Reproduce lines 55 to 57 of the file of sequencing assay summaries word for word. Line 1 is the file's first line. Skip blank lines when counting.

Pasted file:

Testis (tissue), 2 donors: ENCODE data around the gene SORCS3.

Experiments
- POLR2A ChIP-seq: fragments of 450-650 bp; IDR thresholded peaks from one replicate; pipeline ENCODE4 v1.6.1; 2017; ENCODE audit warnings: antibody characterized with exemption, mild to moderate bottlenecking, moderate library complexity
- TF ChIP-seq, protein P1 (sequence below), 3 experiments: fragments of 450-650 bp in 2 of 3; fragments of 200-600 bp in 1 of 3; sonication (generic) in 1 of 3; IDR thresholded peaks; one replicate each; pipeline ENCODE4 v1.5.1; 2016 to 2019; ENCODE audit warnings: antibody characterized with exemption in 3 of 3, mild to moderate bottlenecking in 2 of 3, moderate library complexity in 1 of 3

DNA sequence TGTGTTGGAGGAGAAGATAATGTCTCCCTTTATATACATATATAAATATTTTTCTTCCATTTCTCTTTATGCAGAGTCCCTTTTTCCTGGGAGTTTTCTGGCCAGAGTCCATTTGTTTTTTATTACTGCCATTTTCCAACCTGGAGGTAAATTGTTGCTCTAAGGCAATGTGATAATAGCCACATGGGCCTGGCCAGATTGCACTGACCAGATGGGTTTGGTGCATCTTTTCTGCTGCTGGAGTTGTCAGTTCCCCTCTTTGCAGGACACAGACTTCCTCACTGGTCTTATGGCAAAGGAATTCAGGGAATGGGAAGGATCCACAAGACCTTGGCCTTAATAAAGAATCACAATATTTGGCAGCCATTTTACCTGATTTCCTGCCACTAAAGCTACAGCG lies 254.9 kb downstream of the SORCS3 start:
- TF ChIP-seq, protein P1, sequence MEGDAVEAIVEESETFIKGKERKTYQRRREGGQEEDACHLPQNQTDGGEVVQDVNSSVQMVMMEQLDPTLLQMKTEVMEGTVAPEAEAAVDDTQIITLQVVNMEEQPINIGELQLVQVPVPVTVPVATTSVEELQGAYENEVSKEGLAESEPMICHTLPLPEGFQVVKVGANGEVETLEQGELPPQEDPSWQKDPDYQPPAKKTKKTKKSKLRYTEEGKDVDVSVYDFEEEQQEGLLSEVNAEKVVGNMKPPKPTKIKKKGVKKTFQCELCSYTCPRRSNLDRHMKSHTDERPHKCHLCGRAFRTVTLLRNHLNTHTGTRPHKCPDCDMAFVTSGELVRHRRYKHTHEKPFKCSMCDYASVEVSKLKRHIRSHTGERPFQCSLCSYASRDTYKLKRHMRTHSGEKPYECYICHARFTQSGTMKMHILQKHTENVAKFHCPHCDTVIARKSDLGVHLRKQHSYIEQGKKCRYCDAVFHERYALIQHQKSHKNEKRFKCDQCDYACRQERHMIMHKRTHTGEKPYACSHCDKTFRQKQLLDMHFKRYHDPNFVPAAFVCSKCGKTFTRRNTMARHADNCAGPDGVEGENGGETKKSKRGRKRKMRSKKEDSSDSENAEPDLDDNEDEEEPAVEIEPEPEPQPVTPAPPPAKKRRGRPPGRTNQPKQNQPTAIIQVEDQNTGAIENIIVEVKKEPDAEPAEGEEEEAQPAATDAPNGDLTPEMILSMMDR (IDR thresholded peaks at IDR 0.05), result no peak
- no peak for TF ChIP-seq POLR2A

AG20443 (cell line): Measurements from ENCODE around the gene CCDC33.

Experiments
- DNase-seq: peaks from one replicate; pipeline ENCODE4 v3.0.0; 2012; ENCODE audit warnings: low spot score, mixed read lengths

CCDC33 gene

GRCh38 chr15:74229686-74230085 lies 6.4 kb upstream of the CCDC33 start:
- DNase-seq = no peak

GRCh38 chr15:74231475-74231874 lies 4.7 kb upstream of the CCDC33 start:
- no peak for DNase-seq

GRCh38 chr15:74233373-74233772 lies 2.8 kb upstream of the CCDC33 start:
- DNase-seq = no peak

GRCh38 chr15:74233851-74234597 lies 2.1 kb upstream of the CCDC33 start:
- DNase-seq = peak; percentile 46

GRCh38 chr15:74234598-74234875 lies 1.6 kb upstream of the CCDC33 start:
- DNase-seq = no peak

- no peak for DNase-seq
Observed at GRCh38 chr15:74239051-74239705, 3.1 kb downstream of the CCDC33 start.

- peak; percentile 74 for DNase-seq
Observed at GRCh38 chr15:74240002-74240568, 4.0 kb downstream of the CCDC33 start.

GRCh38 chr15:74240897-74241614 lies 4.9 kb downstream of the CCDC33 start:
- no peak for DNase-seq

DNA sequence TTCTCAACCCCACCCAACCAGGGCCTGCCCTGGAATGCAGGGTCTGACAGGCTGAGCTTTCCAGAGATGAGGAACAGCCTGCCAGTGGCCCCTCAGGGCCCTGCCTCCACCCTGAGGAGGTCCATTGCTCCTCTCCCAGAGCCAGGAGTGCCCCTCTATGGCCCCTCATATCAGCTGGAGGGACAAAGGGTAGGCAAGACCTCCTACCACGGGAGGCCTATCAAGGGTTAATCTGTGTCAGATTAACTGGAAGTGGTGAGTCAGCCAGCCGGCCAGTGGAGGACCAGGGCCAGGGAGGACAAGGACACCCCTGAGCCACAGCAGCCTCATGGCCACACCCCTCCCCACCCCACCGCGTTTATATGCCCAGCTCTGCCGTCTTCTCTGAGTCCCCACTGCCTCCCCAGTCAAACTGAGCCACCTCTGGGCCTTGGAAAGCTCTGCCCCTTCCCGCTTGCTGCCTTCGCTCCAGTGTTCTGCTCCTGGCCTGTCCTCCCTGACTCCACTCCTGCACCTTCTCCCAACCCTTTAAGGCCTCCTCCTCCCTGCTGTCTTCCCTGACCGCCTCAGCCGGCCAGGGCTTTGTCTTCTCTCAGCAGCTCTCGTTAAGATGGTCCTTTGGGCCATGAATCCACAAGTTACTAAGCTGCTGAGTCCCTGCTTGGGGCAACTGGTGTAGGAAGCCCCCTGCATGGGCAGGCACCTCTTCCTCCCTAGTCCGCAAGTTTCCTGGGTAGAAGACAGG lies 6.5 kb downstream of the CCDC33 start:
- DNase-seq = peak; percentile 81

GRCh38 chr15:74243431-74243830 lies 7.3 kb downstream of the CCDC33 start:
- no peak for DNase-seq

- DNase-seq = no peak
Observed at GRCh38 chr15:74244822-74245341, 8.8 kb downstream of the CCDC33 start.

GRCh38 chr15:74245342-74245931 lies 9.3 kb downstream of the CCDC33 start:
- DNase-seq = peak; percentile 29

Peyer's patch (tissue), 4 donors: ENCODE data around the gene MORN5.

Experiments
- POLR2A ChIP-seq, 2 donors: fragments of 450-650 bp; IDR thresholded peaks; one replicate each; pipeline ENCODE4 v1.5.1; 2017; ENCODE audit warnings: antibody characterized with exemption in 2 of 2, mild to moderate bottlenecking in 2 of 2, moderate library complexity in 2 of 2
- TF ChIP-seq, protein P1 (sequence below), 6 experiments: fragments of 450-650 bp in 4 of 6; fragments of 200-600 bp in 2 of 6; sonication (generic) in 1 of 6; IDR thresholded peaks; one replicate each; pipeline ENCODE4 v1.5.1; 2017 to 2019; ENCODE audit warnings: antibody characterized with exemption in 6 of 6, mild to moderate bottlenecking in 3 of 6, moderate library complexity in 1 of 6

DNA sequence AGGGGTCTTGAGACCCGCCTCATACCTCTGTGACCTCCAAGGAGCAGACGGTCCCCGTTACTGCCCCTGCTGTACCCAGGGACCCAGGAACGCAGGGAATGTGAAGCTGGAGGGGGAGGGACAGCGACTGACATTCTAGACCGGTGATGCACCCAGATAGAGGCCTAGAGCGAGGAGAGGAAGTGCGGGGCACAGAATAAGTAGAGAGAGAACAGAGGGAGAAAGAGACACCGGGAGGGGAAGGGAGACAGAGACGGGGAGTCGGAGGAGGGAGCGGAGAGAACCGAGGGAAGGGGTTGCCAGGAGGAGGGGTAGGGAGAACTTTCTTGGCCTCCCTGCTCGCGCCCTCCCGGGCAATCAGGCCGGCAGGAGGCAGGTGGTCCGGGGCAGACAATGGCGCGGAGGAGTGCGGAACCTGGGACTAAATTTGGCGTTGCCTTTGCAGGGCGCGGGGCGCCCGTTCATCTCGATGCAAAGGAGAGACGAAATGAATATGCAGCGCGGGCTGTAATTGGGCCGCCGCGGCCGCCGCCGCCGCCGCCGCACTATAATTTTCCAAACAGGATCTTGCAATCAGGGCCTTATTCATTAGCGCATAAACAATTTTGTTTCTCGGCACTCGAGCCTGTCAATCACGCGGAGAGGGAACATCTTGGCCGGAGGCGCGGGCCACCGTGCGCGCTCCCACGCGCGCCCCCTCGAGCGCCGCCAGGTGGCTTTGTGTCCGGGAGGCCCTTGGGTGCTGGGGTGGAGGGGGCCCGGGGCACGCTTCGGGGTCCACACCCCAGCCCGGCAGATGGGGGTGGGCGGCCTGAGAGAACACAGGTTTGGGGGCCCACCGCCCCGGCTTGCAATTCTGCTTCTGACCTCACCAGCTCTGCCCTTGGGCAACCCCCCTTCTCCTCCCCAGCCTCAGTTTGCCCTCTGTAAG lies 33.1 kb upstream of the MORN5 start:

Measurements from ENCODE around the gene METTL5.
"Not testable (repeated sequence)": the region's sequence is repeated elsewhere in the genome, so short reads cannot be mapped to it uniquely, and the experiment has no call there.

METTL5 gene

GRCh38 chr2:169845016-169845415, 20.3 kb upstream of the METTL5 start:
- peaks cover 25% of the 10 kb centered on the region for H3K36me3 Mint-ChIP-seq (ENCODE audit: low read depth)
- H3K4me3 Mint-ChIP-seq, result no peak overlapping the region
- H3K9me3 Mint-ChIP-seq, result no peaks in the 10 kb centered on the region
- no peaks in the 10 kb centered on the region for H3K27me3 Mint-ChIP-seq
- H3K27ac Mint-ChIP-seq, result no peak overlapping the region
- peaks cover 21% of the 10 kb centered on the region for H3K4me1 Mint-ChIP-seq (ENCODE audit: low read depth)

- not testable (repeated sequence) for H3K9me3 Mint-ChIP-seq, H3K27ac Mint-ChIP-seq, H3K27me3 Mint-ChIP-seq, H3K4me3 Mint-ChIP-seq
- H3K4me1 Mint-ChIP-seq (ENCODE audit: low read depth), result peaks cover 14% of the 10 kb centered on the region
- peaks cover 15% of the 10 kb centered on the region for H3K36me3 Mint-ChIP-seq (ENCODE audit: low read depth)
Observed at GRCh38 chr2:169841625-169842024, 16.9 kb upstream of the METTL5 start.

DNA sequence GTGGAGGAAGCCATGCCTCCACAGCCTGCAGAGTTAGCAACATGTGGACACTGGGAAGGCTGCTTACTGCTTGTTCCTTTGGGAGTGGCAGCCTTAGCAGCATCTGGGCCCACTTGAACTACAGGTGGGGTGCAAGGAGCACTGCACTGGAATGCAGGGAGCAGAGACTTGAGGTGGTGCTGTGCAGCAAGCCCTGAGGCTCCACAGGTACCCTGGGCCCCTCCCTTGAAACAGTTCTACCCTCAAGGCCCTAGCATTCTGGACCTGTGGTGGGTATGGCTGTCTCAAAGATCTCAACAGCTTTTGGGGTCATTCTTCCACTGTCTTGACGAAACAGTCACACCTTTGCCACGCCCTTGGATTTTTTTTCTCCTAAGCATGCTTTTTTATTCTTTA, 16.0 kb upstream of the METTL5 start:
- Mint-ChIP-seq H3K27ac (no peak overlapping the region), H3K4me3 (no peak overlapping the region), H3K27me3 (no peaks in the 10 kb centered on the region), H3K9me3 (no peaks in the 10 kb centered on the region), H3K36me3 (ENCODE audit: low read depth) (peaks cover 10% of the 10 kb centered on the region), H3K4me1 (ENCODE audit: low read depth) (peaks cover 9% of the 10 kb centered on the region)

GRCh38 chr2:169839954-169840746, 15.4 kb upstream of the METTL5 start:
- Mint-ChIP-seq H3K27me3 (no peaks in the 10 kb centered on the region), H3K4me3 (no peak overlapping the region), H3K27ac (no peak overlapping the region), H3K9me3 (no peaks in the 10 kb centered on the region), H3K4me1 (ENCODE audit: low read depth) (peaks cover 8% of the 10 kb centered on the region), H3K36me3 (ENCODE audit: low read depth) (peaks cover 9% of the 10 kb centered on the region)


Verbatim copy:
DNA sequence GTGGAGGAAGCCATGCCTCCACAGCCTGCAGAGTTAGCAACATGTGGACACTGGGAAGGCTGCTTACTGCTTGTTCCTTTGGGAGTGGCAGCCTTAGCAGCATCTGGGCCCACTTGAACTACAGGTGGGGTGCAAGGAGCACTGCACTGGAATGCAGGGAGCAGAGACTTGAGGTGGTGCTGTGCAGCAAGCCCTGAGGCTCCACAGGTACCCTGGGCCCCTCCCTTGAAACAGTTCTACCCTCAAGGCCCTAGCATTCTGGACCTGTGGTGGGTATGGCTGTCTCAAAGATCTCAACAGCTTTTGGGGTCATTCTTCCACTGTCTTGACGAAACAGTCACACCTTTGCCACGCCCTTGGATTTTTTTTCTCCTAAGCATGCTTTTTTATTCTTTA, 16.0 kb upstream of the METTL5 start:
- Mint-ChIP-seq H3K27ac (no peak overlapping the region), H3K4me3 (no peak overlapping the region), H3K27me3 (no peaks in the 10 kb centered on the region), H3K9me3 (no peaks in the 10 kb centered on the region), H3K36me3 (ENCODE audit: low read depth) (peaks cover 10% of the 10 kb centered on the region), H3K4me1 (ENCODE audit: low read depth) (peaks cover 9% of the 10 kb centered on the region)

GRCh38 chr2:169839954-169840746, 15.4 kb upstream of the METTL5 start: